3. Moderate: This next stage is when the damage to the gums and roots of the teeth becomes more noticeable to a periodontist.
  4. Severe: When you reach the severe stage, you’ll start to notice signs of receding gums such as bad breath or taste, or your teeth looking longer or feeling loose. If you reach this stage, you may need surgery and/or to replace your teeth with dentures or implants.
  5. Advanced: People who reach this stage have likely lost several teeth already and chewing has become difficult. Treatment, which may involve removing all the teeth, is crucial to prevent other health problems that are linked to advanced gum disease, such as cardiovascular problems.

See also: Top Dentists Reveal How to Stop Sensitive Teeth Pain — Fast! 

Can receding gums grow back?

“Unfortunately, there are no strategies for getting the gum to grow back onto the tooth,” says Dr. Yang. “The exception might be if the gum was injured in an isolated instance with, say, a sharp piece of food. In that situation, the gum would probably heal and grow back.” Otherwise, the only way to “replace” the gum that has receded is with surgery known as gum grafting.

“Gum grafting can be performed to replace the lost gum,” Dr. Yang explains. “Gum tissue is either taken from elsewhere in a patient’s mouth, such as the palate, or from a tissue bank. Grafting works best on teeth with mild to moderate gum recession.”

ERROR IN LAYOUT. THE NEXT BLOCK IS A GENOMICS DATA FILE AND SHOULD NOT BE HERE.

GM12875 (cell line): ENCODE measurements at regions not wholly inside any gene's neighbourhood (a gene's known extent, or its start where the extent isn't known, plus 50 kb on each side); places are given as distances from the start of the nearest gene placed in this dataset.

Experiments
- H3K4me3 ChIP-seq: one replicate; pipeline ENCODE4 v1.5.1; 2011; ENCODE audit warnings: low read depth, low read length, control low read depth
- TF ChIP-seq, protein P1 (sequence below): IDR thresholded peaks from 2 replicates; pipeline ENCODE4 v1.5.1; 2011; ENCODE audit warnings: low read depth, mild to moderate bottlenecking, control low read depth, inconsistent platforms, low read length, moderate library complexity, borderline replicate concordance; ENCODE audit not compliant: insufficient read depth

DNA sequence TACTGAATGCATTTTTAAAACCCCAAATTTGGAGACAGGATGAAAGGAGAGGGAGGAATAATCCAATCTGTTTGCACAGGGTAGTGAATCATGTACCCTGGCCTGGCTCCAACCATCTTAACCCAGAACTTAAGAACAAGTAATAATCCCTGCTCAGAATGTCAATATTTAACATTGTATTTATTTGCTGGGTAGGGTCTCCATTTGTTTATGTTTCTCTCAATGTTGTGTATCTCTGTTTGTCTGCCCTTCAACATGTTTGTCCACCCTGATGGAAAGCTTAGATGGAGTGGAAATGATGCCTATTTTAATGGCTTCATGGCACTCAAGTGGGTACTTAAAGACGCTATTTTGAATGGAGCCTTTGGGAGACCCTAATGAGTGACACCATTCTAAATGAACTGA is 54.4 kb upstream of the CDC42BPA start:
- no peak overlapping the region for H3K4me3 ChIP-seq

How to stop — and prevent — receding gums

“The strategies for keeping receding gums from getting worse are similar to preventing them,” says Dr. Kahng. Here, expert-approved tips on how to stop receding gums and keep your oral health in tip-top shape.

1. Brush with your opposite hand

One of the biggest causes of receding gums is brushing too hard, which can be a difficult habit to break. “If you have a tendency to brush too aggressively, switch to brushing with your non-dominant hand,” suggests Dr. Yang. This will help you naturally brush more softly.

Surprisingly, brushing too much can also be an issue. “Brush for two minutes maximum, and don’t brush more than two or three times a day,” says Dr. Yang.

2. Choose a soft-bristled, electric toothbrush

In addition to brushing gently, the bristles of your toothbrush should be soft, say our experts. And perhaps surprisingly, an electric toothbrush is better for preventing receding gums than a manual one. A review in the Journal of Clinical Periodontology found that people who used an electric toothbrush had less gum recession after one year than those who used a manual brush. That’s in part because an electric toothbrush’s circular motions may be gentler than the horizontal scrubbing technique we typically use with a manual brush.

Tip: Electric toothbrush heads with soft bristles will typically be labeled “gentle care” or “sensitive gum care.” And for more tips, watch this video for how to brush your teeth correctly using an electric toothbrush: